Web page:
The SNP Growth Commission plan of Sterlingisation and then the eventual launch of an independent Scottish currency would contradict what the EU wants from a candidate member. The Scottish Government is well aware of this fact, with one of its own advisors Fabian Zuleeg authoring a report on the subject for Van Rompuy’s European Policy Centre think-tank!

There are other issues which may crop up in the negotiations which are difficult to speculate on, such as the Common Fisheries Policy which is unpopular in Scottish fishing communities, etc. The point is that joining the EU will not be a return to the pre-Brexit status quo. In membership negotiations Scotland would have to concede a lot and not make requests for opt-outs or special arrangements, while the EU has to concede nothing.

The EU itself has moved on since 2016, with a debate about enlargement and the future stability of Europe leading France to veto North Macedonia’s accession. This is despite the years of reforms dictated by the EU, including even changing the name of the country.


Among the so-called “reforms” that the EU requires of candidate countries is “budgetary discipline”. This is the point where Scotland’s budget deficit and national debt become an issue. While some pro-independence fact-checkers have labelled it as “mostly false” that Scotland would have to cut its deficit down from 7-8% of GDP to the EU’s required 3%, it is in fact largely true. While not being a direct requirement for membership, a perceived lack of “budgetary discipline” on the part of a candidate country could scupper their accession. Even if it didn’t, the fact remains that the 3% target is binding on full members of the EU as well.

There should be no confusion whatsoever, reducing Scotland’s deficit to 3% means austerity – the kind advocated by the Growth Commission report and subsequently rejected by the rank-and-file of the independence movement.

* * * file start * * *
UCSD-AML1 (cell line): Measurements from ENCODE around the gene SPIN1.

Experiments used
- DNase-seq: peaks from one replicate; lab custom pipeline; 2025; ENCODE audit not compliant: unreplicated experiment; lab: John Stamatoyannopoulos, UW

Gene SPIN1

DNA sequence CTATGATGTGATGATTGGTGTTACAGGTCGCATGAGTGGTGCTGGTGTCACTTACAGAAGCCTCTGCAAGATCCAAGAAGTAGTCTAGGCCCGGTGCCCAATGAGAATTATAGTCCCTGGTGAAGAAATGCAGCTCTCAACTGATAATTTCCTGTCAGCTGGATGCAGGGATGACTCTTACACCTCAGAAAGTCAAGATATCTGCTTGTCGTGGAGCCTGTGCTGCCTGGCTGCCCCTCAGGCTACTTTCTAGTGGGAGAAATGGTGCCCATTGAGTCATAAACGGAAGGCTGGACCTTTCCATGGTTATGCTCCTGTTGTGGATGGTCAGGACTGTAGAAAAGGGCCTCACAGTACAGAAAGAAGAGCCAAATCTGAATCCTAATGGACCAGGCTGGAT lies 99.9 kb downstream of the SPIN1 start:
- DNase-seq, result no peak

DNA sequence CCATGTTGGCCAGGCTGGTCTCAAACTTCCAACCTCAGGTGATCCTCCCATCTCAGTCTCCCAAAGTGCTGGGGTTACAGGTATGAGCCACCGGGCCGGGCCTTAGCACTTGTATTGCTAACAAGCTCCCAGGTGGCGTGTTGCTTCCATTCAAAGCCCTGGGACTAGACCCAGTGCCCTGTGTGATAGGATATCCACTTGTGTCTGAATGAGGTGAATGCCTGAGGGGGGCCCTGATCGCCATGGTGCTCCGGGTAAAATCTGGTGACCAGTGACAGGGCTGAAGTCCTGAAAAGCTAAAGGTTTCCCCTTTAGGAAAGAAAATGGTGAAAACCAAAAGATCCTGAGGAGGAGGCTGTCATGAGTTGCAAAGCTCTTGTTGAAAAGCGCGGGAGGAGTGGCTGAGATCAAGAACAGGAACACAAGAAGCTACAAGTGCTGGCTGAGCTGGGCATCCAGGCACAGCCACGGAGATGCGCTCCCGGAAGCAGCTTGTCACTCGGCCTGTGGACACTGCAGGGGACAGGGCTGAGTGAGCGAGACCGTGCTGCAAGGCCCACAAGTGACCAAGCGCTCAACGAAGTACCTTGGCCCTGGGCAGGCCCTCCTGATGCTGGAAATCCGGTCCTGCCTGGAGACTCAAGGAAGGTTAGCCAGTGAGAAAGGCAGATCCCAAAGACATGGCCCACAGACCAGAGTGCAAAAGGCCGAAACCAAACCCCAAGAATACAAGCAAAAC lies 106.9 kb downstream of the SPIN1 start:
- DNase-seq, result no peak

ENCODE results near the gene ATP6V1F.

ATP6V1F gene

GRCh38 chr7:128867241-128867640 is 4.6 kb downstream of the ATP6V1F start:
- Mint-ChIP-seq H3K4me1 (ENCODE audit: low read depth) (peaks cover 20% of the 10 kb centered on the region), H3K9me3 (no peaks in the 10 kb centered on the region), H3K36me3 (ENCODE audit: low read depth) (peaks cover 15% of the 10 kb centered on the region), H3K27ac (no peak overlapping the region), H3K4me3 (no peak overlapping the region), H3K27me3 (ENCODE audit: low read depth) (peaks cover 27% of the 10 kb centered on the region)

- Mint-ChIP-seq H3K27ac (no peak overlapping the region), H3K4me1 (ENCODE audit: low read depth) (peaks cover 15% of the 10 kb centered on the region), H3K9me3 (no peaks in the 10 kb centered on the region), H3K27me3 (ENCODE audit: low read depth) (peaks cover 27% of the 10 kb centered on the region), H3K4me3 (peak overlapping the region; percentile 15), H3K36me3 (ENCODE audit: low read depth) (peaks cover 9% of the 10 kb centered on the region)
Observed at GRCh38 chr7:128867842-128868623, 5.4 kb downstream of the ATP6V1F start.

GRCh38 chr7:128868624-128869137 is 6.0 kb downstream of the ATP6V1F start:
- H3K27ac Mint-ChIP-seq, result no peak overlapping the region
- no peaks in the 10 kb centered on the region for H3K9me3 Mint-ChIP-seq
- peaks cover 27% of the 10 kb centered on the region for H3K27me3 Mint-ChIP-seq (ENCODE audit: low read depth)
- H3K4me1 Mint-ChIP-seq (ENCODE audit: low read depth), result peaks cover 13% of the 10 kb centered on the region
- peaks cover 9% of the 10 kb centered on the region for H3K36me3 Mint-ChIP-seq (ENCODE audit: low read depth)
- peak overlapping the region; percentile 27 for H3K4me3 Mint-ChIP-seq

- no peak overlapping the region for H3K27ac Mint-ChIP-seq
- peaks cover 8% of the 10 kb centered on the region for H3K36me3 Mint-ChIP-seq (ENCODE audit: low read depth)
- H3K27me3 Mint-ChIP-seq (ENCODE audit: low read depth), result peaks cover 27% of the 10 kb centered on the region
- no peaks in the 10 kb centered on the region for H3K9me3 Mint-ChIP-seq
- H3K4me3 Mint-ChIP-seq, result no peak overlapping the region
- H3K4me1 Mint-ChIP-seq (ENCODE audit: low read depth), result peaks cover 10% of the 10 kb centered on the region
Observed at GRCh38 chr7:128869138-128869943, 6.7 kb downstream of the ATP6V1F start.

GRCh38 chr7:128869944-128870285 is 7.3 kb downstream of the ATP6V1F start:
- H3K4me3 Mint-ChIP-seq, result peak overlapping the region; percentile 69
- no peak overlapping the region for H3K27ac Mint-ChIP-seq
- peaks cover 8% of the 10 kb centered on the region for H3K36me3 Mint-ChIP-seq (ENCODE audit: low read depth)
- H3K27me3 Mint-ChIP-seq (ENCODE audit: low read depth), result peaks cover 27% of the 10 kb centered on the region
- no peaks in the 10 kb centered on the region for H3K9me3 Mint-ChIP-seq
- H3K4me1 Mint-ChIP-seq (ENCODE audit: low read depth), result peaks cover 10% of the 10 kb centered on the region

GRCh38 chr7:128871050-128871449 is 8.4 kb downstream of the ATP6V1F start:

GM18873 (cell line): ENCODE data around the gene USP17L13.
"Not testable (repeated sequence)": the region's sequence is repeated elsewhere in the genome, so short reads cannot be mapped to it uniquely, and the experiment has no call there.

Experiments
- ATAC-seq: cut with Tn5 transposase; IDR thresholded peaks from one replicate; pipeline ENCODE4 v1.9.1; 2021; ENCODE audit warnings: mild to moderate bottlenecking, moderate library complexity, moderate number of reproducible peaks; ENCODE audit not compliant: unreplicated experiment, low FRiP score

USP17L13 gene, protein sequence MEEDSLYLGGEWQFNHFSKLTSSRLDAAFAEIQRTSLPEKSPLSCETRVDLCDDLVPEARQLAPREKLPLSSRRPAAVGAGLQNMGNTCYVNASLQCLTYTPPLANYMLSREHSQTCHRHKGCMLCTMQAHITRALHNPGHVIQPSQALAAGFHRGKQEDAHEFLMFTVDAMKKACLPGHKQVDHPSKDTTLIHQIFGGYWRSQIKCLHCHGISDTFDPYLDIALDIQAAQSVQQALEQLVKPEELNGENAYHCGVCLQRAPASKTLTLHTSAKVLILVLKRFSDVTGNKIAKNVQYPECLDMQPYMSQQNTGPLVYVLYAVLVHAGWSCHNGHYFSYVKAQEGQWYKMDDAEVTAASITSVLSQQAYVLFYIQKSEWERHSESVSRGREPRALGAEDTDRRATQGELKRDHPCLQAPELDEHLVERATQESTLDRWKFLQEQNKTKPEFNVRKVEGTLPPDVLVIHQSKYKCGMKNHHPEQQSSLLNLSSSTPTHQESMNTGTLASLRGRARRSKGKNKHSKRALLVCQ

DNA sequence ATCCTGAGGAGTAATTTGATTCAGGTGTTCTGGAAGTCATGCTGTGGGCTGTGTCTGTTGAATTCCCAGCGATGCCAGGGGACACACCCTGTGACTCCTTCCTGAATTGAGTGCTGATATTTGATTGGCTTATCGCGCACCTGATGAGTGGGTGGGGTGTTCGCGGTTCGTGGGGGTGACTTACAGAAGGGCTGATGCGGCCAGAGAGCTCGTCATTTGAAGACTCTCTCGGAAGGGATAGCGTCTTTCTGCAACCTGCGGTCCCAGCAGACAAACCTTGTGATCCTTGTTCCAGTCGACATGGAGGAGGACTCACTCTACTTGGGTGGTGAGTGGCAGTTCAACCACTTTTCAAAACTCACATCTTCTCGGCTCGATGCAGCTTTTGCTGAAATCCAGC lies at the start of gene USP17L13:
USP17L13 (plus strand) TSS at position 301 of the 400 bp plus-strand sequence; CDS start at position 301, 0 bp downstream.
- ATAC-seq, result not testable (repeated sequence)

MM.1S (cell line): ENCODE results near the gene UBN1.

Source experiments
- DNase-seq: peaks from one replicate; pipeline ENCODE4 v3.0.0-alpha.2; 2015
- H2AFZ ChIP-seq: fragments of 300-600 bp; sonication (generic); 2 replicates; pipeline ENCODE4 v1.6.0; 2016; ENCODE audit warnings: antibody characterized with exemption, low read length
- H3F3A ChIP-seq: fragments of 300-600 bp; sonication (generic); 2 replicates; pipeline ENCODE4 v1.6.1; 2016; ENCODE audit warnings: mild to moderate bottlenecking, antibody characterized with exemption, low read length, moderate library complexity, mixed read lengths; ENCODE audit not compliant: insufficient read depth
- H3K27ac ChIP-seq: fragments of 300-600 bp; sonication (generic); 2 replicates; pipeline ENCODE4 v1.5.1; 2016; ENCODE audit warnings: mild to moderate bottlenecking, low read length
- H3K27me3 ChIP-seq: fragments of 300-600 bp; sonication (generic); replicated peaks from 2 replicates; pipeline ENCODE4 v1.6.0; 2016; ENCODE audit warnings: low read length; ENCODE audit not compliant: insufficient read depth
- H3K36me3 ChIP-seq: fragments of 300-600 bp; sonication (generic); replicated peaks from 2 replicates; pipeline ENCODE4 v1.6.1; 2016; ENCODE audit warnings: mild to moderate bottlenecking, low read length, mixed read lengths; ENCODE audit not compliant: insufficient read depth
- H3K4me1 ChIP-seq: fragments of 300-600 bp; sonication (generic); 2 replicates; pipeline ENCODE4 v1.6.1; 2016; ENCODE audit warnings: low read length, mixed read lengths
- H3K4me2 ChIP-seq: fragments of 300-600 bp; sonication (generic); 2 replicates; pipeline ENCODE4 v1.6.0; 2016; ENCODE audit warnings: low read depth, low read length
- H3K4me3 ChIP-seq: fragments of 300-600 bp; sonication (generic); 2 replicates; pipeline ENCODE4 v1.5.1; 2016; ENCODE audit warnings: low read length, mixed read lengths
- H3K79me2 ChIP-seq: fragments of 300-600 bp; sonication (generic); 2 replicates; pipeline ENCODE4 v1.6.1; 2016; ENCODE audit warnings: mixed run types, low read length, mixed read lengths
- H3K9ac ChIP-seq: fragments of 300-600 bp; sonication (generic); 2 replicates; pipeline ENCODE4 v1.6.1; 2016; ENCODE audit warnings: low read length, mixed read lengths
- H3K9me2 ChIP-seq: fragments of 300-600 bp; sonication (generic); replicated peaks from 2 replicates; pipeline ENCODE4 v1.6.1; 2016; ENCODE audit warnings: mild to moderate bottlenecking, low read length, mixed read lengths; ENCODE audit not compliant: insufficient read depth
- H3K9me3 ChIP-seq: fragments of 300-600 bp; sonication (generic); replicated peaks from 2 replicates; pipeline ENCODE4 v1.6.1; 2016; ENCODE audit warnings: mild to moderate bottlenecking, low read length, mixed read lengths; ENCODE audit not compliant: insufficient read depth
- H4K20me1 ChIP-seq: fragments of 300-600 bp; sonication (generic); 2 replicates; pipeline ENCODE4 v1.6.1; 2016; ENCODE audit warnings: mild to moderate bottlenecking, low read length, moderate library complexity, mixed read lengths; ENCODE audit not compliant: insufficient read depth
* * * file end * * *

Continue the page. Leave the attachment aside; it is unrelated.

To fall outside of the EU’s budgetary targets for too long incurs the wrath of the “Excessive Deficit Procedure”. This can range from “helpful” suggestions such as cuts to pensions and the public sector to outright threats of sanctions or withholding of EU funds. This was the fate of Croatia after it joined the EU with a slightly high deficit of 5.3%. The Social Democrat-led government enforced cuts to healthcare, pensions, subsidies, education, as well as increasing VAT, taxes on fuel etc. With rising unemployment and falling living standards as a result, the allure of the EU soon faded.

Don’t think it couldn’t happen to Scotland. With an economy slightly smaller than Greece – another country whose working class has suffered heavily at the hands of the EU’s fiscal demands – and as a new applicant, Scotland’s political weight in the EU would be limited. Moreover, with another economic crisis on the cards within the next 5 years, the capitalist class’ demand for austerity will be irresistible as the future of the EU itself is thrown into doubt. None of the fundamental problems of indebtedness have been resolved since the last crisis, which exposed the fault lines that undermine the economic basis of European integration.


None of this should be read as an argument against Scottish Independence, but as against the kind of independent Scotland that would join the EU. The European Union is a class organisation of the bourgeoisie that constitutionally commits its members to capitalism. It allows no alternative.

The basic requirements for membership of the EU – the Copenhagen Criteria and the myriad of laws and regulations, the “acquis” – are guarantees that the free market economy and the bourgeois state, the government of the rich, cannot be challenged. They ensure that an independent Scotland would not stray from the “neoliberal” capitalist policies that predominate in every European country, including the United Kingdom.

The SNP slogan that Scotland will be an “independent European nation” should thus not be seen as a slogan of change, but as a re-insertion of Scotland into the failed status quo. The corrupt and out-of-touch rule of the British ruling class is not something unique to the United Kingdom. It is the prevailing social and economic order all over Europe and the world: capitalism.

As the prospect of a second independence referendum once again recedes into the future under the leadership of Sturgeon et al, the official case for independence moves further and further away from what won over millions of working class people in 2014. The question of independence is not going away, but the wider movement must clarify its perspective, independent of the SNP leadership.